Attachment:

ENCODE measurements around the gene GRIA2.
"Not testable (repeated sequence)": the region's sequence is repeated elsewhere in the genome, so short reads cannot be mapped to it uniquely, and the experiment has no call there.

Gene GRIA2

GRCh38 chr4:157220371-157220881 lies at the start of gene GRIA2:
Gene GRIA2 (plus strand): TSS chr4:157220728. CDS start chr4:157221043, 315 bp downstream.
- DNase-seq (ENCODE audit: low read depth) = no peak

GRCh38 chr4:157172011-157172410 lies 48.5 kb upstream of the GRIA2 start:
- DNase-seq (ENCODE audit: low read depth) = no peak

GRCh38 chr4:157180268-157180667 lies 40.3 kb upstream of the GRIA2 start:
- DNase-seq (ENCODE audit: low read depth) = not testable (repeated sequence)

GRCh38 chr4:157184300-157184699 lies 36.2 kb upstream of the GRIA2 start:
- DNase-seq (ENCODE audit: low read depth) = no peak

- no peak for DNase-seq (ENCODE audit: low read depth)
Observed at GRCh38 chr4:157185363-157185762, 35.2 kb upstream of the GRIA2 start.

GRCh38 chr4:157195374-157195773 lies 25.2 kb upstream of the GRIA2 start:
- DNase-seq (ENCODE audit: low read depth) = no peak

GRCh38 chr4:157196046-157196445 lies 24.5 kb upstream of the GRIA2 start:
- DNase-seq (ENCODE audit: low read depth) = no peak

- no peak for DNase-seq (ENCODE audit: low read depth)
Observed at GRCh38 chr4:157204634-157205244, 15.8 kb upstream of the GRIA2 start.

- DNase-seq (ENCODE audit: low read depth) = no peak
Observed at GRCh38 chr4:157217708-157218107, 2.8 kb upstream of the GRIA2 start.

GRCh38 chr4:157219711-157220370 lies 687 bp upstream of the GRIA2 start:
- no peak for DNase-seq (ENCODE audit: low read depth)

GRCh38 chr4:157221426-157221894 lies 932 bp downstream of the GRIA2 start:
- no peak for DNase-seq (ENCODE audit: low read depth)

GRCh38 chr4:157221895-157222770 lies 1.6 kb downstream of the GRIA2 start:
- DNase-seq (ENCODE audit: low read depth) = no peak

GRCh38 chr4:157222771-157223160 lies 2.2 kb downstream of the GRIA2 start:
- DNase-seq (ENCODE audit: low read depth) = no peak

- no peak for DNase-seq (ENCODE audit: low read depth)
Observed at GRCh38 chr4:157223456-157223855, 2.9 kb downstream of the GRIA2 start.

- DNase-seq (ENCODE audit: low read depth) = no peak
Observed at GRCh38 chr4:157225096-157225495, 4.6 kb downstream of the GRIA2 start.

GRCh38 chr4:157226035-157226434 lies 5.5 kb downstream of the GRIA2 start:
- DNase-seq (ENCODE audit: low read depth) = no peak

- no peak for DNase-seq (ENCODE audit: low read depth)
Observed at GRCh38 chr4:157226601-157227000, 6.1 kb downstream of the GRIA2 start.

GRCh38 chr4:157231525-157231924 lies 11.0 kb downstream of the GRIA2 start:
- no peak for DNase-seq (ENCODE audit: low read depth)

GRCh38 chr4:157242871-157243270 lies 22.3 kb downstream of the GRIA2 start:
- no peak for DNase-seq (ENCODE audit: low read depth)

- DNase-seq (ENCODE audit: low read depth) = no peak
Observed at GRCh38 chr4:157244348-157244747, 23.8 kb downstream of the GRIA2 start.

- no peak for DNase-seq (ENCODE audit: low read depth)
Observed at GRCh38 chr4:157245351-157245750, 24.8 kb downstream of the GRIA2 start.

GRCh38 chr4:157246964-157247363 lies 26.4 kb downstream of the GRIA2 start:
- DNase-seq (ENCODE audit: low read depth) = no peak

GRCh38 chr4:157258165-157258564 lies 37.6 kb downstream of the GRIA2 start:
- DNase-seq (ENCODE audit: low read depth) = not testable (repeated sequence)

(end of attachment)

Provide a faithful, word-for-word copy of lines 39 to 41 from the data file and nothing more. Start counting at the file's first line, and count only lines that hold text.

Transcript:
GRCh38 chr4:157231525-157231924 lies 11.0 kb downstream of the GRIA2 start:
- no peak for DNase-seq (ENCODE audit: low read depth)

GRCh38 chr4:157242871-157243270 lies 22.3 kb downstream of the GRIA2 start: